One of the first topics I want to broach is the ongoing protests in Madison, Wisconsin by public sector unions objecting to a portion of the budget favored by Governor Scott Walker which strips them of the right to collectively bargain on issues of benefits and hiring practices. In the meantime, the state’s Democratic senators have absconded across the border to Rockford, Illinois to avoid apprehension by state troopers in order to break quorum and block the bill.
It is worth describing the background to this crisis before I give my opinion on the matter. Wisconsin is in bad shape fiscally and economically. It’s budget deficit rivals that of California on a per capita basis. In last November’s election, the state went from Democratic control of the governorship, the assembly, and the senate to Republican control of all three institutions.
Wisconsin was a state that pioneered the establishment of public sector unions in 1959. Part of the reason that this budget fight has gotten national attention is because of the possible political effects outside the state of Wisconsin. Wisconsin was the first state to allow collective bargaining among public employees as referenced above. Since then, many states have followed Wisconsin’s example leading to a map of public sector collective bargaining laws that cuts along regional and cultural lines:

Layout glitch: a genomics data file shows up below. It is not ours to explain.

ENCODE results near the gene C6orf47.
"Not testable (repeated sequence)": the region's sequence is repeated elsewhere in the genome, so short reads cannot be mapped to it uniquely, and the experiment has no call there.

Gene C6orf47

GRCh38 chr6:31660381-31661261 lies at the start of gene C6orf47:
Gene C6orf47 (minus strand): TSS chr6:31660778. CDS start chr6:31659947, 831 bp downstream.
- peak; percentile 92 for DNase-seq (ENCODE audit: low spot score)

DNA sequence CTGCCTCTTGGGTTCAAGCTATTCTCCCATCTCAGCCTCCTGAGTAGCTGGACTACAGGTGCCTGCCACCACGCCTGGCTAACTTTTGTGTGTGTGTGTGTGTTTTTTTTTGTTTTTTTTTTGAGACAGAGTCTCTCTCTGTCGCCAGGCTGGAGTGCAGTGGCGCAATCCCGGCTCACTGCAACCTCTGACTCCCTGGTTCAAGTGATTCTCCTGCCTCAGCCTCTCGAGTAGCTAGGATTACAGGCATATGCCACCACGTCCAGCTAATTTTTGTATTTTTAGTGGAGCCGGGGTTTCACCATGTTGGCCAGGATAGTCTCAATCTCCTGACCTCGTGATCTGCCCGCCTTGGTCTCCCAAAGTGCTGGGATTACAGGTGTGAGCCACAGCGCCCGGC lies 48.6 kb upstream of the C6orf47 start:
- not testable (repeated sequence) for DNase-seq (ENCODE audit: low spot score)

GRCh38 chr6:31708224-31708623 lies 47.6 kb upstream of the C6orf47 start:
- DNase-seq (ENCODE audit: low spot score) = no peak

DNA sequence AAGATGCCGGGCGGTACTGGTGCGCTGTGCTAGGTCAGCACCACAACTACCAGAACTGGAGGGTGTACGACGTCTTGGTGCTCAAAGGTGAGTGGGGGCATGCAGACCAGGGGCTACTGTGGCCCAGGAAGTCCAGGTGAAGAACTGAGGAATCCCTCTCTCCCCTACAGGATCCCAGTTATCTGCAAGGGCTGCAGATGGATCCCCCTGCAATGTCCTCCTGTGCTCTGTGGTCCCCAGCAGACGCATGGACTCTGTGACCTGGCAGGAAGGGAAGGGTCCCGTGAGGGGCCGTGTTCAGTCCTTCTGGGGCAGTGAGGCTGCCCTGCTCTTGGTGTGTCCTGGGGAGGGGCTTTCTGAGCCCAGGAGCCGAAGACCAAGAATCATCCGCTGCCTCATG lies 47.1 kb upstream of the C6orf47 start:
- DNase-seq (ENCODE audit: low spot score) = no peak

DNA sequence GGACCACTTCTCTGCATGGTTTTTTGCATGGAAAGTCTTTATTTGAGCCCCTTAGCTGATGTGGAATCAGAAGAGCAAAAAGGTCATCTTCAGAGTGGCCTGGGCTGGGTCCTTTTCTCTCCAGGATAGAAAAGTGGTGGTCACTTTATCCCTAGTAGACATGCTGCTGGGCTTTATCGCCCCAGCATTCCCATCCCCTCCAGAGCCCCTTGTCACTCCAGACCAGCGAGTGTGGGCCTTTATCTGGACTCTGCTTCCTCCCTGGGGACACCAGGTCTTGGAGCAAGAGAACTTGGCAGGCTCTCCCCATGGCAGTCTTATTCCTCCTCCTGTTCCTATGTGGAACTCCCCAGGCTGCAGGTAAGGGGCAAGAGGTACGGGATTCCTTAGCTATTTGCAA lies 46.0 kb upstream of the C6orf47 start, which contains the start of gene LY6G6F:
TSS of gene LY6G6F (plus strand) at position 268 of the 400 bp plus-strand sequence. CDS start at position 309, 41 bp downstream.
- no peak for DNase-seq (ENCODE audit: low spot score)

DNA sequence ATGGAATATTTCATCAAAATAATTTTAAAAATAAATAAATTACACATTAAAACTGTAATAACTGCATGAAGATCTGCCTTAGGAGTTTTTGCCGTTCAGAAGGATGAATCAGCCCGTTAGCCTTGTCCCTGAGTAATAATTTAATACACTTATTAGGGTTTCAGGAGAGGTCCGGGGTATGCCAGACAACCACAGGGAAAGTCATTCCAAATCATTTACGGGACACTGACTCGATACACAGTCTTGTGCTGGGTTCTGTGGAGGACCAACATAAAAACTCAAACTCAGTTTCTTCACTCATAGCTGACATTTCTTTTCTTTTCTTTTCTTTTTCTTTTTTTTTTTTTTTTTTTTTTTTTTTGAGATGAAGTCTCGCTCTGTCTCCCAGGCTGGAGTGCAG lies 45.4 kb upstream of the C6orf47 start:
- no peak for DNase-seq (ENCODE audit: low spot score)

As Wisconsin lies at the core of public sector collective bargaining rights, both historically and culturally, a Republican victory on this issue would send shock waves through the nation and would encourage other states to use similar measures to balance their ailing budgets and prevent municipal default.